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How to Create Office Harmony

Green spaces promote an open and calm feel, which, in an office context, could result in team members interacting more harmoniously and collaboratively…

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SweepSouth - How to Create Office Harmony
Photo by SweepSouth

Many companies have asked for employees to come back to work, whether it be full-time, flexitime or on a hybrid model. And as everyone starts trickling into the office, it can be difficult to switch back to the pre-pandemic harmony that may have existed in your place of work. 

For the most part, we’ve grown used to working in our own space, on our own. To now have to share space with people who are not in our bubble, can be daunting for many. And while working in close proximity to others could potentially breed germs, it could also breed hostility. 

So, just how can employees create a harmonious workplace? How can business managers and bosses ensure that there aren’t any dishwasher wars taking place between colleagues?

Here are tips for creating a safe workplace for all. 

Get extra help where needed 

Everybody has become fanatical about cleanliness – and rightfully so. As employees start coming back to work full time again, it’s probably just a matter of time before a dirty cup is left in the sink or someone doesn’t clean up after making themselves a sandwich.

While it may be a minor irritation at first, it could flare up into something bigger and before you know it, people are fighting over who didn’t pack their dishes into the sink and who left their half-eaten lunch in the fridge to become an ecosystem all of its own. 

Awazi Angbalaga, Country Manager for cleaning services company, SweepSouth, suggests that businesses hire someone to come in on a regular basis to clean the space.

According to Angbalaga, this takes the burden off of the team to always be on top of things in addition to their daily work and ensures that surfaces and areas are properly cleaned. 

A study done by microbiologist Dr. Charles Gerba of the University of Arizona to measure bacterial levels in offices shows that personal work areas contain alarmingly high levels of bacteria. Desks, in particular, are teeming with germs. In fact, says Dr. Gerbera, the average desk harbours 100 times more bacteria than a kitchen table! A desk can support 10 million bacteria, and without proper cleaning, even a small area may contain bacteria that can make you ill. Work surfaces need to be kept hygienic by regularly cleaning them with an antibacterial product.

Phones and keyboards need to be wiped down weekly

Phones and keyboards also need to be wiped down weekly to stop them from becoming bacterial battlegrounds.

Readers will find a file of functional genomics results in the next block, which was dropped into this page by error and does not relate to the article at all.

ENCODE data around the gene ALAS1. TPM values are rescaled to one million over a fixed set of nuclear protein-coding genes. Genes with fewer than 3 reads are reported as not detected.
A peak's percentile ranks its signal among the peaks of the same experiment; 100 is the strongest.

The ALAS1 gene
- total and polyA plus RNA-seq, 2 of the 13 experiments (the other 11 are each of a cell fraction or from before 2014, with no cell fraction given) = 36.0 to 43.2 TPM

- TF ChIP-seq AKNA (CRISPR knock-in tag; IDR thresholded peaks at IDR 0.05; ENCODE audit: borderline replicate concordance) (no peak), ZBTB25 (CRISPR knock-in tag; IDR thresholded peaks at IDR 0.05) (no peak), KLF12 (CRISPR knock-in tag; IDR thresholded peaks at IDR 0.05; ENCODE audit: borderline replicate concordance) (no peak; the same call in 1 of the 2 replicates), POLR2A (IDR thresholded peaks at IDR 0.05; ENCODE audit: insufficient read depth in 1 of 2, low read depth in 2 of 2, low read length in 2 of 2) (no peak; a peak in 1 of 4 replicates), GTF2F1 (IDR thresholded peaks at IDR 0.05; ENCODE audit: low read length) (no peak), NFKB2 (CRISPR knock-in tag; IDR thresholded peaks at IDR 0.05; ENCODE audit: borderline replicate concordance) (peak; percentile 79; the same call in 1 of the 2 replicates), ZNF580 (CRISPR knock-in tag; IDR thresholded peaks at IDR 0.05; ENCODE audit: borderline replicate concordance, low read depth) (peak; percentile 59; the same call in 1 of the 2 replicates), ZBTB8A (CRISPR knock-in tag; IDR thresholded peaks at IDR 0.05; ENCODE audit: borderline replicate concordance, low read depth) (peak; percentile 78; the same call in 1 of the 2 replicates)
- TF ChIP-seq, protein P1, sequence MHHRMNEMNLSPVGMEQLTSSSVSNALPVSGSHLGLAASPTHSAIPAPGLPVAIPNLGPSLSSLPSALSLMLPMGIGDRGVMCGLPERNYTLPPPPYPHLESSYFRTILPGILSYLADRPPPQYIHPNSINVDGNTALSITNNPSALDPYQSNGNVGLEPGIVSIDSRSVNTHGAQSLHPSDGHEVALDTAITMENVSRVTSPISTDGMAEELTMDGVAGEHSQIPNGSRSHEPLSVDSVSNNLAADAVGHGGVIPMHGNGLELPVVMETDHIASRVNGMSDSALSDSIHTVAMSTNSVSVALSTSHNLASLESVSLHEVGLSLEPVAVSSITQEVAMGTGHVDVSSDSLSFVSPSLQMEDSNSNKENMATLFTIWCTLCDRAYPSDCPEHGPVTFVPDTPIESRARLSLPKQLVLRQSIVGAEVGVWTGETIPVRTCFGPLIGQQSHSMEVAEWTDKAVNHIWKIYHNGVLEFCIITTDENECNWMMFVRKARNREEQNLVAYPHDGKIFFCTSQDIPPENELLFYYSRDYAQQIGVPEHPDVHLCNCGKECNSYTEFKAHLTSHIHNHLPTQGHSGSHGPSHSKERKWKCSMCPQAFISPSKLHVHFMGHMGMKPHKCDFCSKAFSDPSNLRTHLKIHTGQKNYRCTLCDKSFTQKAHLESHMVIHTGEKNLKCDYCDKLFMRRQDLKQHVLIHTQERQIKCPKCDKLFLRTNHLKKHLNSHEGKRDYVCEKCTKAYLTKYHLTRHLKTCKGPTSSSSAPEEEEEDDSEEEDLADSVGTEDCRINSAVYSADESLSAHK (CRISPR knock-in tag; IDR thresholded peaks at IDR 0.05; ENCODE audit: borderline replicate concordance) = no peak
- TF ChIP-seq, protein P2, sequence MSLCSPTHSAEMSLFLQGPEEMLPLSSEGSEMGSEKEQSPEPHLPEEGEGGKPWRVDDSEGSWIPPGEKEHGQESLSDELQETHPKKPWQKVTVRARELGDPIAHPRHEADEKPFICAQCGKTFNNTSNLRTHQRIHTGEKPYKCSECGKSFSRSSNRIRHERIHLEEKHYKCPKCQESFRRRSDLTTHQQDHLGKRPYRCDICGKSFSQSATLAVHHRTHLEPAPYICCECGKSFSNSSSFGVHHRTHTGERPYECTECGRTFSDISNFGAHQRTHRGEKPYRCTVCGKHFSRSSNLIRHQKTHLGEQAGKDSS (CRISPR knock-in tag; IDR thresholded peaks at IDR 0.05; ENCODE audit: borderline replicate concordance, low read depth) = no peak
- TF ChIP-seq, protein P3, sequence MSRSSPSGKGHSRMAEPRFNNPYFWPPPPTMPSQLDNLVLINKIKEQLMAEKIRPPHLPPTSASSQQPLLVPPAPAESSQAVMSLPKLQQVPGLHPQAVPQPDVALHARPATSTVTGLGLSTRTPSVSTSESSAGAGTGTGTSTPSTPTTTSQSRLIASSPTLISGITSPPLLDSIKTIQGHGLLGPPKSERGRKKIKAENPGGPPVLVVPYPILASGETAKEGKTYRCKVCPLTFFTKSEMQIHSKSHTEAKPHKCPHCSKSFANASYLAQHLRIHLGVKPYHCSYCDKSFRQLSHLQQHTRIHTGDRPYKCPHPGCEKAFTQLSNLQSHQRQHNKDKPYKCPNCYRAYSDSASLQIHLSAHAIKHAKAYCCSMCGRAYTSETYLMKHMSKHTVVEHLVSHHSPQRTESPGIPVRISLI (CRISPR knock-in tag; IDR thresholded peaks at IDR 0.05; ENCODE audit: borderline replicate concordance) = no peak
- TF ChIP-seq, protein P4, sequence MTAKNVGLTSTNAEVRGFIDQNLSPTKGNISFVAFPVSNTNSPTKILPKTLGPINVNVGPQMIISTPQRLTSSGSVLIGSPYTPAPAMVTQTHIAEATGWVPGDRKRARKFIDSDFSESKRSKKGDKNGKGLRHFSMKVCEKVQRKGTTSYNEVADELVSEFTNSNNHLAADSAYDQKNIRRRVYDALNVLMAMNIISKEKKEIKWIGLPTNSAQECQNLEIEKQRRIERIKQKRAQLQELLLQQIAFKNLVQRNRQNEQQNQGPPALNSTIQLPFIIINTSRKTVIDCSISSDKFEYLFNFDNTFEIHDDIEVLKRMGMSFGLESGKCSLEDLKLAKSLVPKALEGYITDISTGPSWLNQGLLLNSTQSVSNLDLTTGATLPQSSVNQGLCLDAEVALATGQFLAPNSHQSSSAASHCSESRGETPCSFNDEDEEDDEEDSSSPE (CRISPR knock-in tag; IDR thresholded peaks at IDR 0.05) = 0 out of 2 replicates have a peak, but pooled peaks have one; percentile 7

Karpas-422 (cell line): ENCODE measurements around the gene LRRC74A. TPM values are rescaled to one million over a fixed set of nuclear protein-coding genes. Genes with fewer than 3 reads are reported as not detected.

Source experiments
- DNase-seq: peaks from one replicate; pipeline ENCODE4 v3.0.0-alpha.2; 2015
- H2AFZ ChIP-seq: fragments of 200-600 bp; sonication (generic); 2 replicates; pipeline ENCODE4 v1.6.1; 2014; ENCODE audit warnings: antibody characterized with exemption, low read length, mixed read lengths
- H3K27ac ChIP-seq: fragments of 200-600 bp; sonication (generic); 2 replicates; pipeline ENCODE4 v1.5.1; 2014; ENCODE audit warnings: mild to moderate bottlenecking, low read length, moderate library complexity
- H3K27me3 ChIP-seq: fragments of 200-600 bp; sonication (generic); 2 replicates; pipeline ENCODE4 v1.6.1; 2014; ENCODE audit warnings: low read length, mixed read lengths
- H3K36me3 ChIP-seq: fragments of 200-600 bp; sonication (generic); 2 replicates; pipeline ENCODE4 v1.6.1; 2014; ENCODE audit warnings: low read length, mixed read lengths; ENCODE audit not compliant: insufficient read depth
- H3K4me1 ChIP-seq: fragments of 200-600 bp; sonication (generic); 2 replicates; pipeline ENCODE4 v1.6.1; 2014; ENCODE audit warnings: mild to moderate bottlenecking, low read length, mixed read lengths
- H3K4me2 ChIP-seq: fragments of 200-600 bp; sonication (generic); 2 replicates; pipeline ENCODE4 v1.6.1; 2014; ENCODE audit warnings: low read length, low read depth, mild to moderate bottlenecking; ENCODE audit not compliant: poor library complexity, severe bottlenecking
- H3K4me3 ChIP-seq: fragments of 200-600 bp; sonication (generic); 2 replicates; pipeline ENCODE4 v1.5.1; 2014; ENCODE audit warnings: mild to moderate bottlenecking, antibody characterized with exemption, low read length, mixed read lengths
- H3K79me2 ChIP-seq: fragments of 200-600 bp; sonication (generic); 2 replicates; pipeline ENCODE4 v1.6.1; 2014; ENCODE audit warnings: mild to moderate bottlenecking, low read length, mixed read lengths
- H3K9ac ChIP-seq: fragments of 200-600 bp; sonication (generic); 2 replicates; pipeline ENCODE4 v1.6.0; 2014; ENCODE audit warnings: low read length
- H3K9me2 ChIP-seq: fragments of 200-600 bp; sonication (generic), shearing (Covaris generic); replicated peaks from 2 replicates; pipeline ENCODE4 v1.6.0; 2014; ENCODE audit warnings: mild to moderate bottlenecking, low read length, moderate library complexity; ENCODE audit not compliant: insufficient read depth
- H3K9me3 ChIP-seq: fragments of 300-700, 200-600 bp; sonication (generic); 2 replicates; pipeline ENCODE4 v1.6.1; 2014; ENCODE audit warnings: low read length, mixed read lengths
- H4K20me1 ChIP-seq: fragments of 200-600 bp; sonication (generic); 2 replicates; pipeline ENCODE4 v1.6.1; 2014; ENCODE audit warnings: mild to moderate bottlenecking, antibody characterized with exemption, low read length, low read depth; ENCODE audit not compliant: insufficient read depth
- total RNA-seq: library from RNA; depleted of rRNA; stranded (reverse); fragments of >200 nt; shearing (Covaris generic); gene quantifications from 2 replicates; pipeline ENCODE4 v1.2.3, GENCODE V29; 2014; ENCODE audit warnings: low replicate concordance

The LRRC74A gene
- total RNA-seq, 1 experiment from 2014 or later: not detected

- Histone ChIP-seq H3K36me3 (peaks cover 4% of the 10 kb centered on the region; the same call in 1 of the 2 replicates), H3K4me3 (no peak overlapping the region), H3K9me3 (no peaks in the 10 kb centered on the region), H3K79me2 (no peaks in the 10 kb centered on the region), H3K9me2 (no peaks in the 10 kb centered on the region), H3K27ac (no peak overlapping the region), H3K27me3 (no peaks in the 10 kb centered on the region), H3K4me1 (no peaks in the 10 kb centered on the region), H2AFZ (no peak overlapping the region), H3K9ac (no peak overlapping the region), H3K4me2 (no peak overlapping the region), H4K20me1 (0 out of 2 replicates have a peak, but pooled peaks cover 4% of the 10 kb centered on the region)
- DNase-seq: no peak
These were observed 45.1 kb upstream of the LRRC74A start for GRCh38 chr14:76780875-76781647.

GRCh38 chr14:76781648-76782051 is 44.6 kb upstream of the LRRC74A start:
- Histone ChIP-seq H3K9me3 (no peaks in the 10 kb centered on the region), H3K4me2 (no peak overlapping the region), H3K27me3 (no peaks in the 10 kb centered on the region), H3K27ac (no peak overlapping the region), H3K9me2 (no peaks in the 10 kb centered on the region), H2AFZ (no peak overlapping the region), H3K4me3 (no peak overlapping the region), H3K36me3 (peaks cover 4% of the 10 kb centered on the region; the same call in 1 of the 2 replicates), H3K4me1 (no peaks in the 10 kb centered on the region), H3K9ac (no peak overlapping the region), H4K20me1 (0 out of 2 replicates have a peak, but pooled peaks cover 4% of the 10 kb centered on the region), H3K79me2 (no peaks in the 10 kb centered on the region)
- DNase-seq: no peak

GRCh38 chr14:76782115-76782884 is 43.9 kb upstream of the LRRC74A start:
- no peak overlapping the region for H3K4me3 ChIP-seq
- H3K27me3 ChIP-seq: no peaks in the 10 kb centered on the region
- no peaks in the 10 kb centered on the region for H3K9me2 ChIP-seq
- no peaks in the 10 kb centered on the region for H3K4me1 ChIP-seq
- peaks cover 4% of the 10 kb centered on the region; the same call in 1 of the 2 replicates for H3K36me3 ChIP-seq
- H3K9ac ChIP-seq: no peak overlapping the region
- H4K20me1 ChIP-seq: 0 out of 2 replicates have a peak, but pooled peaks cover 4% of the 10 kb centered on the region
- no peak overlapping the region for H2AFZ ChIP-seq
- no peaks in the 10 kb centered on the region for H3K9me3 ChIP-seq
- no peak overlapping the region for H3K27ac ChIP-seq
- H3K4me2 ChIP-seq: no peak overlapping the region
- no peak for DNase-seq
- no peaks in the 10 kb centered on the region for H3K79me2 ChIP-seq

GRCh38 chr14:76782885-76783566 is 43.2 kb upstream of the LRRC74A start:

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According to British microbiologist Professor Sally Bloomfield, our hands and the surfaces we touch are the superhighways for bacteria. And, because we touch our phones and keyboards so often, they top the list of the dirtiest items on our desks. 

“People are still feeling very nervous about the spread of germs in shared workspaces,” adds Angbalaga. “You need to see to it that your office is being cleaned properly and thoroughly so that your team is working in the best conditions possible.”

Other sanitary measures to implement include placing bottles of hand sanitisers around the office and encouraging any employees who are hot-desking or using phones that others have used, to keep antimicrobial wipes handy, advises Angbalaga. 

“Remember to also ask your office cleaner to disinfect hand-contact surfaces like door handles and the buttons on the photocopier – both of which are of the most touched spots in the office. Ensuring your workspace is sparkly clean not only creates a space where people feel more comfortable and happier, but it could also result in fewer employees getting sick and needing to take off work,” she adds.

Physical environments that support wellness 

The impact the physical work environment has on our wellbeing is increasingly well understood. In the world of hybrid work, the workplace needs to be more than a functional place in which work is done, but rather be an inviting space that promotes creativity and collaboration, or “less office cubicle and more cafe lounge”, as the Harvard Business Review puts it. Consider office design that is inviting – spaces that incorporate greenery, natural light, art and design, all of which contribute to making the space a pleasant one to be in. 

Office workers returning to corporate spaces will have spent the past two years surrounded by their houseplants and taking afternoon walks, so will undoubtedly have a heightened desire to avoid spending hours in workspaces with poor ventilation and no natural light, or spaces that have dust or contaminants in the air. 

Workspaces that feel more eco-friendly definitely have a positive impact on workers’ wellbeing and productivity and will definitely go a long way towards creating a peaceful work environment.

Green spaces promote an open and calm feel, which, in an office context, could result in team members interacting more harmoniously and collaboratively – a big plus as businesses rally to rebuild post the pandemic.

Lastly, as people learn to work together at the office again, consider holding inspirational team events that rekindle old, or foster new bonds amongst colleagues.

As companies start finding their “new normal” they need to transform and evolve in ways that not only suit the company’s purpose, but also recognise the tremendous value of happy employees.

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